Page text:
Posts Tagged “Classical Latin American music”

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On Tuesday July 29th, 2014, composer Carlos Jose Castro will be in New York for his World premiere performances of his newest works — Nocturno, for alto flute solo, Tres Bagatelas for clarinet and piano, and Concerto Serenata de la Luna for viola (version with piano). The performance will be part of a concert program titled CONCIERTico held at the Somethin’ Jazz Club on East 52nd Street in New York City and organized by the CRNGNYC.

Edmundo RamirezCONCIERTico is curated by Edmundo Ramirez, a Costa Rican-American violist based in New York City. Ramirez is no newcomer to promoting Latin American music. He is the former Artistic Administrator of the Youth Orchestra of the Americas in Washington DC, as well as the founder and artistic director of Ensamble America in New York City. He continues to promote Costa Rican Classical Music including works by composers Alejandro Cardona, Vinicio Meza and Allen Torres Castillo. Most recently he premiered Castro’s work for solo viola Kerwa  and revived and performed Benjamin Gutierrez’s Concerto for viola and Orchestra with the National Orchestra of Costa Rica and other orchestras in Europe. (watch Edmundo Ramirez performing the Russian Premiere of Benjamin Gutierrez’s Concerto for Viola and Orchestra ). Ramirez will also be performing the World premiere performance of the version with piano of Castro’s Concerto Serenata de la Luna.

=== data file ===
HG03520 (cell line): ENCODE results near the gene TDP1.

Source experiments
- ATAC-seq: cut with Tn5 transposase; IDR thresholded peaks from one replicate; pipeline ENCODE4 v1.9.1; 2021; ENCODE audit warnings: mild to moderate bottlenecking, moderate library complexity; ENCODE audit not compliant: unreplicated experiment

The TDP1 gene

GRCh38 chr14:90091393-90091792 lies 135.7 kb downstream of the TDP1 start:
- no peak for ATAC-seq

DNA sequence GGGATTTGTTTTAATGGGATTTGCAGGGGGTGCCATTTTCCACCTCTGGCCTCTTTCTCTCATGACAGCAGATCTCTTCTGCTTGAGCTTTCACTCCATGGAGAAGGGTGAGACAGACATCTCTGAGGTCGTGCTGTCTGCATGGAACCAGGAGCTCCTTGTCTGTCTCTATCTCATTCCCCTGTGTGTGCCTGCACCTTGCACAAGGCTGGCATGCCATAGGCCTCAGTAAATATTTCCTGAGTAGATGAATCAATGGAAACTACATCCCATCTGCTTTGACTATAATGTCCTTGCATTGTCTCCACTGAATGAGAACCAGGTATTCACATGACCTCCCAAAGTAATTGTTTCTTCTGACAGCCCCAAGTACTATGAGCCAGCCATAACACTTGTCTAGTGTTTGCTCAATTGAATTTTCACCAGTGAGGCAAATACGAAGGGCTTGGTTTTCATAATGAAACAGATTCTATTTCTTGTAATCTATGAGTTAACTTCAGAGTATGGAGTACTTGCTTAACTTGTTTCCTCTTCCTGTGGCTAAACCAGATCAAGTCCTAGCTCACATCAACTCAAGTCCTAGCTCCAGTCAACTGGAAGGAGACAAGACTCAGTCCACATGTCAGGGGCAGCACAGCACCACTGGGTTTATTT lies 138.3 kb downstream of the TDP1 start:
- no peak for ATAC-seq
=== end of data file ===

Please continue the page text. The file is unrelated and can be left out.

Celebrating Costa Rican music, CONCIERTico features works by renowned Costa Rican composers Carlos Jose Castro and Benjamin Gutierrez.

Castro won the Latin Grammy award in 2008 for  Best Classical Contemporary Composition with his Concierto del Sol para guitarra y orquesta  and is three times winner (1992, 2002, 2004) of the Premio Nacional de Música de Costa Rica, Aquileo J. Echeverría, which is the highest award given by the Ministry of Culture. Castro’s music has been performed in the US and many countries including Mexico, Cuba, Brazil, Venezuela, Argentina, England, Spain, Poland, Germany and Portugal. His compositions range from solo guitar, chamber instrumental works, orchestral works and opera. He has also composed and produced numerous scores for dance, theatre, video, film and radio, including collaborations with Radio Nederland for a series of radio dramas and documentaries. As well as teaching at the Instituto Nacional de la Música and the Universidad de Costa Rica, he has featured in Festivals worldwide as a composer and performer including at the Seminario de Composición Musical de Costa Rica, the Festival Latinoamericano de Caracas in Venezuela, the Festival de Compositores del Caribe in Habana, Cuba, the Iberoamericana Guitar Festival in Washington D.C., and the International Guitar Festivals de Costa Rica and Morelia. Castro is also a Board member of the Asociación de compositores y autores musicales de Costa Rica.

Carlos Jose Castro’s works featured in the concert on July 29th include  Ascenso, Arrullo, Como brisa de montaña, Recuerdas and Parrandera; his new work for clarinet and piano, Tres Bagatelas (being premiered during the concert); the 2nd movement of his viola Concerto Serenata de la Luna (receiving its premiere of its version with piano); and his newest work for alto flute Nocturno receiving its World premiere performance by flutist Laura Falzon

Flutist Laura Falzon

Castro’s Nocturno was written for flutist Laura Falzon. When asked whether he writes new   works with particular musicians in mind as interpreters, Castro explained that, “a composer has to be aware for whom he writes and in what context. That’s essential.”